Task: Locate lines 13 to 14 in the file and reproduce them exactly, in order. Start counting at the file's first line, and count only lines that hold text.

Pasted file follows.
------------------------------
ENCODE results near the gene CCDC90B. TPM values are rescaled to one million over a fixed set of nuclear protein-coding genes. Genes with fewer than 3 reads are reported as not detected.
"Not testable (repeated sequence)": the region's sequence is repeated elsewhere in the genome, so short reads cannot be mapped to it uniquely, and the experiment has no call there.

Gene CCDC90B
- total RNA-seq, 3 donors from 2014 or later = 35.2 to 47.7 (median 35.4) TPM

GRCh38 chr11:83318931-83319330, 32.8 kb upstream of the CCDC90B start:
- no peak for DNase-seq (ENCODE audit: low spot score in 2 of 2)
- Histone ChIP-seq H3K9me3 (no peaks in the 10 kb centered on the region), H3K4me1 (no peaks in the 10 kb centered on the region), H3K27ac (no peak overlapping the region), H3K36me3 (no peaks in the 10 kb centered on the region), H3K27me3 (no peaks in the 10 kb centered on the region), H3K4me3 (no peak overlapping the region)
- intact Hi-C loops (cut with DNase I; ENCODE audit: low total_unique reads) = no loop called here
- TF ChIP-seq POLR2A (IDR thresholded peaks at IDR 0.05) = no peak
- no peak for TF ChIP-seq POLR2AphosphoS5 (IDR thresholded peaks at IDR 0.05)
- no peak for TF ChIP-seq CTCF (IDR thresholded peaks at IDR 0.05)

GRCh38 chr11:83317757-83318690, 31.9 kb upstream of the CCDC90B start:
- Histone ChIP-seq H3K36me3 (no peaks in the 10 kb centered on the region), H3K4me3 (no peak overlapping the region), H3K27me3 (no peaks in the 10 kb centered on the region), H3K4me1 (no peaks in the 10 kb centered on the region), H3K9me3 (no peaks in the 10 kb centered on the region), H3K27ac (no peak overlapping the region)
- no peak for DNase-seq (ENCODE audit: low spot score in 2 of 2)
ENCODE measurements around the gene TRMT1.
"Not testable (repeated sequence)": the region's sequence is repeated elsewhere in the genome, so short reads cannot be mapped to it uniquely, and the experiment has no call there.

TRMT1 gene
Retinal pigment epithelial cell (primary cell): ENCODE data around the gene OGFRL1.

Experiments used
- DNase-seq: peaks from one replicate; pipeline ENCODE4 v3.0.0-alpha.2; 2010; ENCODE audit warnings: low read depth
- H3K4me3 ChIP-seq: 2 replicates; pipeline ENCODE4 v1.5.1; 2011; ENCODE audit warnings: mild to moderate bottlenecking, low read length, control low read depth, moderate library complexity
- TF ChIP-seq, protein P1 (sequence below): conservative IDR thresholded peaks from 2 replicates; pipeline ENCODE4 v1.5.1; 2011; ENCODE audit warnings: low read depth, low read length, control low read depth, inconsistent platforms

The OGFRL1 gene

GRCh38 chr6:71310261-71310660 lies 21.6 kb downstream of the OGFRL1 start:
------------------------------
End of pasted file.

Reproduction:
- Histone ChIP-seq H3K36me3 (no peaks in the 10 kb centered on the region), H3K4me3 (no peak overlapping the region), H3K27me3 (no peaks in the 10 kb centered on the region), H3K4me1 (no peaks in the 10 kb centered on the region), H3K9me3 (no peaks in the 10 kb centered on the region), H3K27ac (no peak overlapping the region)
- no peak for DNase-seq (ENCODE audit: low spot score in 2 of 2)